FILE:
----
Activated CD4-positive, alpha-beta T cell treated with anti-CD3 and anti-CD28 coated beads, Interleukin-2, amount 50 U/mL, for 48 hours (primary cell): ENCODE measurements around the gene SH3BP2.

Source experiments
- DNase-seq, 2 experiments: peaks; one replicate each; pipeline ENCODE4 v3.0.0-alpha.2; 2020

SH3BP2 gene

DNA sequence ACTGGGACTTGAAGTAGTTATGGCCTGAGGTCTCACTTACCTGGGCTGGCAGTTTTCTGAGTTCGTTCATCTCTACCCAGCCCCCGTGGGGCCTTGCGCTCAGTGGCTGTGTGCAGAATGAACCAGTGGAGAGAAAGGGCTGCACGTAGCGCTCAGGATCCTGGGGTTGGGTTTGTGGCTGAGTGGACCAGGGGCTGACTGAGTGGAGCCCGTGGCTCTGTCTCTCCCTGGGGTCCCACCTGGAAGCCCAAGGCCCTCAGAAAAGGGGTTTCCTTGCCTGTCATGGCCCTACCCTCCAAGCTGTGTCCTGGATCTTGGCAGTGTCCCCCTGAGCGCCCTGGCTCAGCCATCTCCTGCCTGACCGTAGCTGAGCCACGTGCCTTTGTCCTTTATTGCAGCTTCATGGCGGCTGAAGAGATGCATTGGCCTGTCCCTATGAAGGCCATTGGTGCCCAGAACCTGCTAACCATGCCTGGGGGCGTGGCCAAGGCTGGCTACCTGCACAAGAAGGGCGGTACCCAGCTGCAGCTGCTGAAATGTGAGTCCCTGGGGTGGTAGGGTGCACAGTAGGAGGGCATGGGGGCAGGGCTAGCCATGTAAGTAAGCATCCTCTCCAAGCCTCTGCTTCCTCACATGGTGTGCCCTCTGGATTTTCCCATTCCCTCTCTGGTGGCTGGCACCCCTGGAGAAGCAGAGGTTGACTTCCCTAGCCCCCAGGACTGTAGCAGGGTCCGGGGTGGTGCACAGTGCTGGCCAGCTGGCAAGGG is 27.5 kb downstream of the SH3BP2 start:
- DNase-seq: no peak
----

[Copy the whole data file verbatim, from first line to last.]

Activated CD4-positive, alpha-beta T cell treated with anti-CD3 and anti-CD28 coated beads, Interleukin-2, amount 50 U/mL, for 48 hours (primary cell): ENCODE measurements around the gene SH3BP2.

Source experiments
- DNase-seq, 2 experiments: peaks; one replicate each; pipeline ENCODE4 v3.0.0-alpha.2; 2020

SH3BP2 gene

DNA sequence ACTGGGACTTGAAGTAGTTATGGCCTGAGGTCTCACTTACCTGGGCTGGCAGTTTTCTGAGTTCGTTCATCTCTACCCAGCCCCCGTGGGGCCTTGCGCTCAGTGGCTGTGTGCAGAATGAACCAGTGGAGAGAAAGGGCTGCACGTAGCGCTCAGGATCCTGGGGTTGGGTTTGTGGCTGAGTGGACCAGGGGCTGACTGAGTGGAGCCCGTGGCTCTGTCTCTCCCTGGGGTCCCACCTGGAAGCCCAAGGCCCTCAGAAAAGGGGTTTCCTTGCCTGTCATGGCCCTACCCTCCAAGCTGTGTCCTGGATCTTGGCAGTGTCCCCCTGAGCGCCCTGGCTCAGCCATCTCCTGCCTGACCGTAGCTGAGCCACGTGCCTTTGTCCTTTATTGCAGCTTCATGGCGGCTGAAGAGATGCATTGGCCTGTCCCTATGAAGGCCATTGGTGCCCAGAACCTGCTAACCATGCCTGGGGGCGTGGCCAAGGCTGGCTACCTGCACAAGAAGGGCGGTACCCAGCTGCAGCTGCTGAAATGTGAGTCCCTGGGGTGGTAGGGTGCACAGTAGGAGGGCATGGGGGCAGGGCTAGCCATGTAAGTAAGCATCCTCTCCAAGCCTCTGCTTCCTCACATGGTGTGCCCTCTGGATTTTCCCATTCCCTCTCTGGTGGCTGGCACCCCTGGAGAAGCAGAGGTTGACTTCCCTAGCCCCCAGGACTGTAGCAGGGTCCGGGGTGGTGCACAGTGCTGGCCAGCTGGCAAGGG is 27.5 kb downstream of the SH3BP2 start:
- DNase-seq: no peak